This will have a major impact on Japan's foreign aid and its other contributions to international organizations. Any rational recipient of Japanese foreign aid will have to consider that Japan may reduce its foreign aid further. Not to mention Japan will further reduce or restrict its imports either due to lower domestic demand or budget constraints. For many Asian and African countries, this means that they will face slower economic growth due to less money from Japan. Coupled with the economic (and confidence) crisis facing the European Union, this likely mean that the global economy outlook is bleak, at least for the next five or six months.

For the bloated United Nations, this means that the organization will need further belt-tightening. The British already noted that they would reduce its contributions. Obama, regardless of how partial he is to the United Nations, is currently facing a hostile House, demanding further cuts in the U.S. budget deficit.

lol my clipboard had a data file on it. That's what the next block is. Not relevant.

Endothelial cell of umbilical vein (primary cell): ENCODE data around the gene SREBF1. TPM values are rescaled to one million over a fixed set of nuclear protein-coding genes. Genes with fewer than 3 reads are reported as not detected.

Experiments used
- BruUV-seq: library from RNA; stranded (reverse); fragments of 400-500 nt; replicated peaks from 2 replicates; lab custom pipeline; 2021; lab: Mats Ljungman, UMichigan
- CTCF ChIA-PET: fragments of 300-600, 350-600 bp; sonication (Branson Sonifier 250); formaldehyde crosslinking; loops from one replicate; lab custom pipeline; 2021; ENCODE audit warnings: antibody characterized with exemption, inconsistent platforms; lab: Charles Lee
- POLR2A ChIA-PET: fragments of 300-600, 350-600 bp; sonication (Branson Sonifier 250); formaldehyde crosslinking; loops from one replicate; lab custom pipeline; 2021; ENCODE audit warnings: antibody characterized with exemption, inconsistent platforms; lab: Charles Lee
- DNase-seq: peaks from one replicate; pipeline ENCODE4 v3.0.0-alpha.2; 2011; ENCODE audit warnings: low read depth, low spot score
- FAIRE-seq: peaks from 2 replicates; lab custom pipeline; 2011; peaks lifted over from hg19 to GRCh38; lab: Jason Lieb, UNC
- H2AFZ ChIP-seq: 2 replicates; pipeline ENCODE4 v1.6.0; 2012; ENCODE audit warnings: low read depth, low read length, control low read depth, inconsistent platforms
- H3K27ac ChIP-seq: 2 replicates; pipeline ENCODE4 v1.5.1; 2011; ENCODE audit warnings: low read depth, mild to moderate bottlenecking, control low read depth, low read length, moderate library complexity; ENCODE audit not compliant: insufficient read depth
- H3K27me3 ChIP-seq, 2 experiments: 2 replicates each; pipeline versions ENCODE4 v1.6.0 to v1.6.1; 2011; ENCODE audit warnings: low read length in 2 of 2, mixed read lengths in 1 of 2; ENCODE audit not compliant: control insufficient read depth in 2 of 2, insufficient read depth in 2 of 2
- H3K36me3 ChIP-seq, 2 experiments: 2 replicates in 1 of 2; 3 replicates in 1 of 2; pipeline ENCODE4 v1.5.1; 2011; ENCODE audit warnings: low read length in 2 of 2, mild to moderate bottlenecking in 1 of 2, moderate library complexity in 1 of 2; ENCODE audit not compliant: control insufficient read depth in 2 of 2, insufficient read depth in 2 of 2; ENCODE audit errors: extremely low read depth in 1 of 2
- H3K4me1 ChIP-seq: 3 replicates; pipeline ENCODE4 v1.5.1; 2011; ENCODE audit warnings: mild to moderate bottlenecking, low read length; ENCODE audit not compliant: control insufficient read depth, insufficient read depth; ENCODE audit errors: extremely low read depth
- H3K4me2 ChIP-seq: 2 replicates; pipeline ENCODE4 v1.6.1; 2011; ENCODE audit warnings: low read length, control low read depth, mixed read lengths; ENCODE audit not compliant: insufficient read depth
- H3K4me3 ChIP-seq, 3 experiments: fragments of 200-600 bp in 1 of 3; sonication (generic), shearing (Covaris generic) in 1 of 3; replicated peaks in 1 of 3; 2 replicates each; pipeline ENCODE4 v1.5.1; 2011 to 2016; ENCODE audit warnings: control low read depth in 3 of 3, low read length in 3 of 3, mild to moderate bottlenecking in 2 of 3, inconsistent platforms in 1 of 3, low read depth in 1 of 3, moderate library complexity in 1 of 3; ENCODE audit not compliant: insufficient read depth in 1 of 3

Finally, on the impact to the debates on alternative/renewable energy: Up to now, there is simply no reliable alternative energy other than nuclear power. Wind farm is not that effective (as we can't store the power efficiently to use during the peak demands, not to mention its impact on bird migration). Solar power's technology is not that advanced yet. Not surprisingly, even liberal Europe still relies on nuclear power. 80% of French electric consumption is supplied by nuclear power. (The United States relies on nuclear power for just 20% of its electricity.)